Patented in Germany and available by 1954, Preludin was lauded as an effective appetite suppressant during the 1960s (now no longer on the market). This ad for Preludin appeared in the New England Journal of Medicine in 1968, and features a gaunt Betty lookalike, who waves away the sundae pictured. She’s a far cry from Season 5’s Betty, considerably heavier than we’ve ever seen her before. Confronted with a similar sundae in “Tea Leaves,” Betty consumes the whole thing, as well as half of Sally’s abandoned one. Because she’s just survived a dozen blows to her self-esteem in this episode, including a suggestion from her MIL to take diet pills and a cancer scare, we’re thrilled.
Hycomine — American Family Physician 1, no. 5 (1970)
We’ve seen Don down and out after a hard day’s night too many times to count. One can imagine the contents in this get-well basket, from a 1970 ad for Hycomine, eliciting a raised eyebrow from Don, and maybe smoothing his smoker’s cough (with the Playboy lifting his spirits). But easy on the Heinz: SDCP’s pitch to win the account was painfully rejected during Season 6.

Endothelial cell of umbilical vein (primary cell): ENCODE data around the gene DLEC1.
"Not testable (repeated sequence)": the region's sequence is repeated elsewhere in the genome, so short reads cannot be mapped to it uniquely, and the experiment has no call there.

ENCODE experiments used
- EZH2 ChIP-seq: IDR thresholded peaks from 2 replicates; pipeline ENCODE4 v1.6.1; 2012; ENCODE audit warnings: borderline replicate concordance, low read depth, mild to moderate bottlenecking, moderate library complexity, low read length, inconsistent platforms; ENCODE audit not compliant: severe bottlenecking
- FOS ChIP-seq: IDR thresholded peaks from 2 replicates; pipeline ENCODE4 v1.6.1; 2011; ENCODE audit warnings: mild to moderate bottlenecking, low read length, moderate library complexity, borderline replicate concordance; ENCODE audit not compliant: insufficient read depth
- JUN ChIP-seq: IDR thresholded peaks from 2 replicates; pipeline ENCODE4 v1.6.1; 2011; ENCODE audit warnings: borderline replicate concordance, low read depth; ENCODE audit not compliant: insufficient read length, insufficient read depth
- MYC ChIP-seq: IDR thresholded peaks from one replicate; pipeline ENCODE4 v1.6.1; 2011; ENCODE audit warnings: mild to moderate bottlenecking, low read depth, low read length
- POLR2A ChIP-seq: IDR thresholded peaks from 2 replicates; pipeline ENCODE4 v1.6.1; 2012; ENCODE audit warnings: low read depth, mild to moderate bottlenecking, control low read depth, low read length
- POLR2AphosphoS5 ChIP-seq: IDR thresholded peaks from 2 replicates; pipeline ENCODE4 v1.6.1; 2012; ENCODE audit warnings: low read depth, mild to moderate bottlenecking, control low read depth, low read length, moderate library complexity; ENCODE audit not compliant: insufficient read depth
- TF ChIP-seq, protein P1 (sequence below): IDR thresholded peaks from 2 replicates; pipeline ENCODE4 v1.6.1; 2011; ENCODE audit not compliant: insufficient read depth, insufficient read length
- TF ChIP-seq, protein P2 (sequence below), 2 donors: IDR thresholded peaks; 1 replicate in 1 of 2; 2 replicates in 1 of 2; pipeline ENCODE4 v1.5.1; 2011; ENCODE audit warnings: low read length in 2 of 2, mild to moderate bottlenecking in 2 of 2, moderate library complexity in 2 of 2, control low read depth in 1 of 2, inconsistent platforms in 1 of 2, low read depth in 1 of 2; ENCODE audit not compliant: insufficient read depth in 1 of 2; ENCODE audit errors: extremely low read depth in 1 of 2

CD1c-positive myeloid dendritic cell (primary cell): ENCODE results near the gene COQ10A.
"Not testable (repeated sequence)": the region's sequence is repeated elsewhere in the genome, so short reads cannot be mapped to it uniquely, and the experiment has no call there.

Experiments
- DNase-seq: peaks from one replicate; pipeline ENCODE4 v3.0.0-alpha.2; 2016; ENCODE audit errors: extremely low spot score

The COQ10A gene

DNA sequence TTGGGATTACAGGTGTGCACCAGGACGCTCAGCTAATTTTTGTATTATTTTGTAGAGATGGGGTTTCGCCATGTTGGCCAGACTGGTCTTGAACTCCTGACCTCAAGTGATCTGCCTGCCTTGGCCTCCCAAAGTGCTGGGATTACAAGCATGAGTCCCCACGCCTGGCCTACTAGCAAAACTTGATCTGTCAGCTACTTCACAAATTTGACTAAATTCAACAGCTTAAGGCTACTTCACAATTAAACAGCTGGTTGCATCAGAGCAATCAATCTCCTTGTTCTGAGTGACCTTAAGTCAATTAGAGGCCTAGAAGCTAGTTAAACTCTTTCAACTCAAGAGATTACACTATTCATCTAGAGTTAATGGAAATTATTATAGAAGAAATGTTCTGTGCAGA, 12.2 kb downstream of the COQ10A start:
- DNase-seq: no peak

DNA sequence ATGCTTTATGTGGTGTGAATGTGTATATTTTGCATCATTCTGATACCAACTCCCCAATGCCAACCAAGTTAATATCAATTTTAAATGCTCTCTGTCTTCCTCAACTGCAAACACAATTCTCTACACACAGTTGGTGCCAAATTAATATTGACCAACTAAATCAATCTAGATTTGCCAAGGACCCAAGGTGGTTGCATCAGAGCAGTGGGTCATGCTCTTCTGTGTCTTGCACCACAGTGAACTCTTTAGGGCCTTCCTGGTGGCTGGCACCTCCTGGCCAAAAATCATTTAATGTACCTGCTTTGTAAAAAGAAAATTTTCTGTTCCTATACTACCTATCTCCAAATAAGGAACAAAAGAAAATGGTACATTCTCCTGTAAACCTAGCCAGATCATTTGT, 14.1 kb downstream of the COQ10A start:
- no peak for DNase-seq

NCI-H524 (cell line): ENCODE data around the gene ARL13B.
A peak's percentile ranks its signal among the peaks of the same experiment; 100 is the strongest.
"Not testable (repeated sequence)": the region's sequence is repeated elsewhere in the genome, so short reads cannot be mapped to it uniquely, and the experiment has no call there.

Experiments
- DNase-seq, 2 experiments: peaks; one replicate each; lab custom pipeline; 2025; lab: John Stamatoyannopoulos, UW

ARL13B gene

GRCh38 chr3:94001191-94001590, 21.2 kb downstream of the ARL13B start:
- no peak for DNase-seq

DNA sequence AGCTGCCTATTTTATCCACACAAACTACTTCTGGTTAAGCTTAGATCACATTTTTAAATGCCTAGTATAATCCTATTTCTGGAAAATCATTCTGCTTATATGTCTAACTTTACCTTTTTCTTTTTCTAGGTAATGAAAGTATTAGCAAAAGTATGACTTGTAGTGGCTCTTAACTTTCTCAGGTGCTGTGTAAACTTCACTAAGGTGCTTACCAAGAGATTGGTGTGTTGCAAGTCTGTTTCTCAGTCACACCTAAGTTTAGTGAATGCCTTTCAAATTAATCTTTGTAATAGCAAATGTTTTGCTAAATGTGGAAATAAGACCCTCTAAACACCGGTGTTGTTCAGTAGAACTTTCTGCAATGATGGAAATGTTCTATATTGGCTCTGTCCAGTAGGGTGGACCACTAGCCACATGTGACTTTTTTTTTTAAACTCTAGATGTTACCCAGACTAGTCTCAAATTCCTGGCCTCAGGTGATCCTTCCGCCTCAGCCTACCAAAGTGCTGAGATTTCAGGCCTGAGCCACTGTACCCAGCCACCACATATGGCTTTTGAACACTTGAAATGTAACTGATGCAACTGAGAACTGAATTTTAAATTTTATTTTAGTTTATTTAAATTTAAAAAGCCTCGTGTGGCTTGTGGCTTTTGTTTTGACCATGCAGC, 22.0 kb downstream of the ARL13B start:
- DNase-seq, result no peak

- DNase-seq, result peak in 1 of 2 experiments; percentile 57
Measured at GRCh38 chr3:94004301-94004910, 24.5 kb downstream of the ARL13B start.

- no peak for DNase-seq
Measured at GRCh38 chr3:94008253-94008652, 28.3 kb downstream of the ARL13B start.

Hycomine was used to control coughing and congestion. It was found to be habit-forming, and is no longer on the market in North America.
Menu, Howard Johnson’s — Undated, from the Margaret B. Wilson Menu Collection, The New York Academy of Medicine
“I love the colors, the atmosphere, the clams.” — Michael Ginsberg
In Season 5’s “Faraway Places,” an “unnecessary fact-finding boondoggle” upstate to visit potential new client Howard Johnson’s goes south when Don opts to bring the second Mrs. Draper with him. The hero status of the Drapers’ stoic Ho Jo’s waitress is high as the Drapers bicker over a sampler of French fries, fried clams, and orange sherbet, seemingly missing the “Go Happy, Go Ho Jo” memo entirely. Instead, against an orange roof backdrop and the Plattsburgh sky, the Drapers argue, and Megan flees the scene. Howard Johnson’s still has one upstate location remaining, as of this writing, in Lake George, NY (the only other location open as of this writing is in Bangor, Maine).
All captions by Anne Garner, Curator of Rare Books and Manuscripts at The New York Academy of Medicine Library.